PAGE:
1.15 – QB Dwayne Haskins, WAS

Oh, the irony. The kid who grew up a Giants' fan will get multiple shots at proving why he should have been the choice over Daniel Jones. Haskins was a one-year starter at Ohio State, but what a year it was (4,831 yards and 50 touchdowns). The Maryland native born in New Jersey may be the draft's top pocket passer, and he addresses what has quickly become a problem area for the Redskins following the potential career-ending knee injury to Alex Smith. Haskins' accuracy in the short and intermediate areas is what made him so successful with the Buckeyes in 2018. He doesn't put near enough air under his deep ball, but that flaw should be minimized playing in HC Jay Gruden's offense. My comparisons for him were Jameis Winston and Teddy Bridgewater, and he was my second-ranked quarterback despite having only one year of experience. Given the current depth chart in Washington (Smith, Case Keenum and an injured Colt McCoy), Haskins has a realistic shot of starting the season opener. The problem is his supporting cast: Jordan Reed, Trey Quinn, Paul Richardson and Josh Doctson are unlikely to keep defensive coordinators awake at night. As such, he will most likely be a low-end QB2/bye-week filler option at best in 2019.

1.20 – TE Noah Fant, DEN

Denver traded down from No. 10 to No. 20 and probably lands the player he was going to take with its original pick. Joe Flacco has long been as friendly to tight ends as any quarterback, and it could be argued Fant is the most talented one he has had at his disposal. Any discussion about Fant should begin with his incredible athleticism, and it should be noted new OC Rich Scangarello is a Kyle Shanahan disciple who just got done serving as the position coach for San Francisco during George Kittle's breakout season. Fant is the kind of mismatch weapon teams usually drool over in today's game, so it would be surprising if he isn't allowed to stretch the field early in his career. Fant compares favorably to Eric Ebron and Jared Cook, even down to the point where he struggles with drops (13 drops on 91 catchable targets over his career, per Pro Football Focus). He's not a liability as a blocker, but he needs a lot of work in that area. If Fant can correct those issues, he's got a great chance to be a fantasy TE1 early in his career. He's probably a better bet for rookie-year production than his college teammate T.J. Hockenson, but the latter is a better long-term bet.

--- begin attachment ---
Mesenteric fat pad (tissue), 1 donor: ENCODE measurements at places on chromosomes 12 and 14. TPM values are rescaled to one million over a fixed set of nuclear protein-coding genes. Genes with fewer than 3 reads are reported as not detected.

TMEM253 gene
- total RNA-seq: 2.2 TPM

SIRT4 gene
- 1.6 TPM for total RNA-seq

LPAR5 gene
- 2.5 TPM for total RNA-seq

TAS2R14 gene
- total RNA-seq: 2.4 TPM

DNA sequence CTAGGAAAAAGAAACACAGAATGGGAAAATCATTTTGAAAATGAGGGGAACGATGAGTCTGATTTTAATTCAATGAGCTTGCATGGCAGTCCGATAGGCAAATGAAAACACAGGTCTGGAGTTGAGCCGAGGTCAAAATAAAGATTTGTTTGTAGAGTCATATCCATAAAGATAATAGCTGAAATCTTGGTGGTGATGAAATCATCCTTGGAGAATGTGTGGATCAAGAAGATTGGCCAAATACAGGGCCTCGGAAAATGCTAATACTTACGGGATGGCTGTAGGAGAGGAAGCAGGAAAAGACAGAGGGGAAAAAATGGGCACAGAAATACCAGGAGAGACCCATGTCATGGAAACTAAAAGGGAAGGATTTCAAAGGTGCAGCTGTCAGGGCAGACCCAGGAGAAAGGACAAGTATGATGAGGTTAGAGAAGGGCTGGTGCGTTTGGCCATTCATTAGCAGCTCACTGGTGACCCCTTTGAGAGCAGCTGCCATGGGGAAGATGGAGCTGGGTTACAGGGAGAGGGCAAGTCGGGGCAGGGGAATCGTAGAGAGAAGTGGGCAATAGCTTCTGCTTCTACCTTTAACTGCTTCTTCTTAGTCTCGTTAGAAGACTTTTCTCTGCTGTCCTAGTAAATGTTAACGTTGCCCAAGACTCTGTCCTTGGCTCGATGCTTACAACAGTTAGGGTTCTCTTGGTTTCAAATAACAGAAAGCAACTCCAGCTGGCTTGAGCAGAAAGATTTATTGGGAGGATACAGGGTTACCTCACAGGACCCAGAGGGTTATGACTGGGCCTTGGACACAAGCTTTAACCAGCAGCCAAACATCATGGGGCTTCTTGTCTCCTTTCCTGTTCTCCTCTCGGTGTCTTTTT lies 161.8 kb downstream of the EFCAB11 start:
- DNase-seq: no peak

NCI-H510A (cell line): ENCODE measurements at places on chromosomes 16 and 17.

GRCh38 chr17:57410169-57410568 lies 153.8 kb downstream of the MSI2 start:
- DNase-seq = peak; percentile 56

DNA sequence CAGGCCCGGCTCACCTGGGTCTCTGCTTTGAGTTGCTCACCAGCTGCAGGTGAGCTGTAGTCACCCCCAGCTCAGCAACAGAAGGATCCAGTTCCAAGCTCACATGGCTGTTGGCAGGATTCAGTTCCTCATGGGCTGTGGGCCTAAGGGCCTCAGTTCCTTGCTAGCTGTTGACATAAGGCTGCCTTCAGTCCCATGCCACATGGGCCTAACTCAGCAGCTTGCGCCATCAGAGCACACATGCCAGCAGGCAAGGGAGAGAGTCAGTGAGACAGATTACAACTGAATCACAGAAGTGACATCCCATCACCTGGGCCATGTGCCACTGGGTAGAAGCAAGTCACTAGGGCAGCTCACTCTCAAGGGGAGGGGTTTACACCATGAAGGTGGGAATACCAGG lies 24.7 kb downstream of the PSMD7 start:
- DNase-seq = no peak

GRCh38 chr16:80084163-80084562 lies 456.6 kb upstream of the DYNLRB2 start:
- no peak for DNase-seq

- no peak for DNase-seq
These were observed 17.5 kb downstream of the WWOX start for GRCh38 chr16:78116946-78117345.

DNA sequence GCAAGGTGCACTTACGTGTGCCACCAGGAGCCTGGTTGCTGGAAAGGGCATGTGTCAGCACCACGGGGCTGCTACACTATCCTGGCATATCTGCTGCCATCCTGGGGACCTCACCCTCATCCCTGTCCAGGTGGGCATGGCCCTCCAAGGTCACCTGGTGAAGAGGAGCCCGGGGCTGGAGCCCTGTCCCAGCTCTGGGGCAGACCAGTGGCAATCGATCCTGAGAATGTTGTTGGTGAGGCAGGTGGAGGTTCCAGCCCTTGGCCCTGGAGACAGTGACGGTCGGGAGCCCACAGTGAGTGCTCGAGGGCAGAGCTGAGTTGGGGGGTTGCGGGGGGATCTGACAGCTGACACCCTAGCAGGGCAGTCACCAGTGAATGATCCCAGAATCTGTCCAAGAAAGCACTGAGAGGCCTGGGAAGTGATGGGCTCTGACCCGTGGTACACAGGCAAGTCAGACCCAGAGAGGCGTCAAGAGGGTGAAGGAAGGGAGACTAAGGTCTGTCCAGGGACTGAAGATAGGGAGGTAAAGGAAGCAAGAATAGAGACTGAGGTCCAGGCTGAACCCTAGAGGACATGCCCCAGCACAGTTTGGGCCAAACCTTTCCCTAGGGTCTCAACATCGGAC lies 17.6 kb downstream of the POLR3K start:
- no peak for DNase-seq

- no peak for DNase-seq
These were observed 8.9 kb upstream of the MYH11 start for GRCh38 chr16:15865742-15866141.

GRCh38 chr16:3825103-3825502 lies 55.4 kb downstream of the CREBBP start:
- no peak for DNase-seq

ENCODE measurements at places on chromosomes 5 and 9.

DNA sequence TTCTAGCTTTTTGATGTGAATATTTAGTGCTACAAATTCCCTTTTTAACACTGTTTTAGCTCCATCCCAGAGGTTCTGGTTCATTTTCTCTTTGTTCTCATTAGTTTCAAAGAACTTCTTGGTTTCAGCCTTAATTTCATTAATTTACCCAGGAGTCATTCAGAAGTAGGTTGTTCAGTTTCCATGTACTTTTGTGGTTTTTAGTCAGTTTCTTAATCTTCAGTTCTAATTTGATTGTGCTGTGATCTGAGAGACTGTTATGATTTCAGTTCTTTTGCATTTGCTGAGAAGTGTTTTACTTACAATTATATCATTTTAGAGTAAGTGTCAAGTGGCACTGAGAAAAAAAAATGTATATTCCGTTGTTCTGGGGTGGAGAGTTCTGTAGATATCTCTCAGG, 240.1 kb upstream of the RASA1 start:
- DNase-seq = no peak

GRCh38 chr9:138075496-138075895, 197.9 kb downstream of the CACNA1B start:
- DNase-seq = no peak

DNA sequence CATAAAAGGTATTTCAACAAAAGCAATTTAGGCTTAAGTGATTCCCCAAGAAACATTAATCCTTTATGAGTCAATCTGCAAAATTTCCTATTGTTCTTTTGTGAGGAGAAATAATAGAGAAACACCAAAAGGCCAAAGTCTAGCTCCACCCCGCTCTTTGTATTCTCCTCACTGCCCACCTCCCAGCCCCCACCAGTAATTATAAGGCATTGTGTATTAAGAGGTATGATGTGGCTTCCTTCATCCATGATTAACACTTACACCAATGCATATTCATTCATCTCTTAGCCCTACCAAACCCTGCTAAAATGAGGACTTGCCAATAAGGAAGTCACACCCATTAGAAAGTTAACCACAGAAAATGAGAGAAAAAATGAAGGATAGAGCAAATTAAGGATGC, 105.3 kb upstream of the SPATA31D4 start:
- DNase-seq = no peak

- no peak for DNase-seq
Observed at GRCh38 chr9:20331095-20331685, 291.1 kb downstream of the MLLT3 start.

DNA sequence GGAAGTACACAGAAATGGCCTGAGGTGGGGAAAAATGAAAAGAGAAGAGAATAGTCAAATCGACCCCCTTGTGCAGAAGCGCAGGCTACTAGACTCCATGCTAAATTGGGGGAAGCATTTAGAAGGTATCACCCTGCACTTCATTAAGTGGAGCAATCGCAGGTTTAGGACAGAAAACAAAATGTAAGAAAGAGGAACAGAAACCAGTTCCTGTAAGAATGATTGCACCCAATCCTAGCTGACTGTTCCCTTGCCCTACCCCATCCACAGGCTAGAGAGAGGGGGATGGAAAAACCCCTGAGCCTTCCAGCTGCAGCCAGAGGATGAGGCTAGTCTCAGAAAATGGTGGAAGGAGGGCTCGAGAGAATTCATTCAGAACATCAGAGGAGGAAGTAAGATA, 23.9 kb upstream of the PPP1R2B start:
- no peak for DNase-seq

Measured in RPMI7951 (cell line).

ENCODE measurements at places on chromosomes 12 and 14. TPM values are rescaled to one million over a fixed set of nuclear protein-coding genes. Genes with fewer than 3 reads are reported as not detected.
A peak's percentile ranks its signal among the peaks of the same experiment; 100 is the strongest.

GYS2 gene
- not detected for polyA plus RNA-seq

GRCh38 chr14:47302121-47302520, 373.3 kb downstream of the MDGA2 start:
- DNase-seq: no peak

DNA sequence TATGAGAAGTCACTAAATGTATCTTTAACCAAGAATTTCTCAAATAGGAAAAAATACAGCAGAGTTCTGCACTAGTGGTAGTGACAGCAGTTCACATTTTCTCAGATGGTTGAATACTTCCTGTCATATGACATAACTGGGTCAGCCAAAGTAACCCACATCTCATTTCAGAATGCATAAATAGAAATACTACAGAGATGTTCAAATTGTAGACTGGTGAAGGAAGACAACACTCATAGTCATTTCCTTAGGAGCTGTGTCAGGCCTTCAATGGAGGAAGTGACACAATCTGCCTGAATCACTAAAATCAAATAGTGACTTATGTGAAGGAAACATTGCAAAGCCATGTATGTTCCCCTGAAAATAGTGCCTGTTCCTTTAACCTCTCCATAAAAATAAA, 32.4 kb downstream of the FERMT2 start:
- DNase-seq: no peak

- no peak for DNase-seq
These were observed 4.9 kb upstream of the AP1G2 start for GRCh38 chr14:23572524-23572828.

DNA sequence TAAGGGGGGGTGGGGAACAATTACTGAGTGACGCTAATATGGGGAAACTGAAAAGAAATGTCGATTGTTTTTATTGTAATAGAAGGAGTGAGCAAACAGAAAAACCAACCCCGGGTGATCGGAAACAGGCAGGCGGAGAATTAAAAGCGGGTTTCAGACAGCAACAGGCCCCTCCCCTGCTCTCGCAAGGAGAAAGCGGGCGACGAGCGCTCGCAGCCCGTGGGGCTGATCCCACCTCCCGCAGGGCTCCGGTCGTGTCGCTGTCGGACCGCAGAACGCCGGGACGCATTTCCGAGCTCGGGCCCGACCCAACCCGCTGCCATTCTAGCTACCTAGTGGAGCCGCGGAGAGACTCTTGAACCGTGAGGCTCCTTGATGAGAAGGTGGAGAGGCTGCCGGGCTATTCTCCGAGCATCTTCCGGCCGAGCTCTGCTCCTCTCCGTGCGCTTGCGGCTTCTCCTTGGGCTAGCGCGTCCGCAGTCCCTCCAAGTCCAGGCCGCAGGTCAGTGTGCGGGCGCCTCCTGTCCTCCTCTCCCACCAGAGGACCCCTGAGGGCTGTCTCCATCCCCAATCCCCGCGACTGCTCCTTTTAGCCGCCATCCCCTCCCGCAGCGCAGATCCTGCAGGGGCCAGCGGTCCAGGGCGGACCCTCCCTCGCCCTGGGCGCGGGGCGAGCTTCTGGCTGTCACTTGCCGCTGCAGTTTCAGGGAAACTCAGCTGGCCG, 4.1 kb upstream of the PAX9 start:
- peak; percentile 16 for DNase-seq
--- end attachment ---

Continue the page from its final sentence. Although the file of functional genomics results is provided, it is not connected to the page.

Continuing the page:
1.24 – RB Josh Jacobs, OAK

It was long believed Jacobs was destined for Oakland, something that appeared to become more of a certainty when Marshawn Lynch decided he wasn't going to play in 2019. Although he was stuck in a timeshare at Alabama and topped 15 touches only three times in 40 games (251 career carries, 48 receptions), Jacobs proved he was a complete back down the stretch in 2018, showing the ability to line up all over the field and pound the rock in between the tackles. The top concerns most evaluators seem to have with him are the fact he never has proven he can carry the load and injury history, but the tape is so good with him that it would be ridiculous to pass on him because of that. While Jalen Richard will likely steal some touches from him, Jacobs profiles as a young Frank Gore who doesn't need to come off the field. The combination of talent and landing spot makes him the best bet of anyone in this draft class to produce right away. Redraft owners would be justified taking him as early as the late part of the second round this spring and summer. Jacobs is easily in the running to be considered the top overall pick in rookie drafts as well.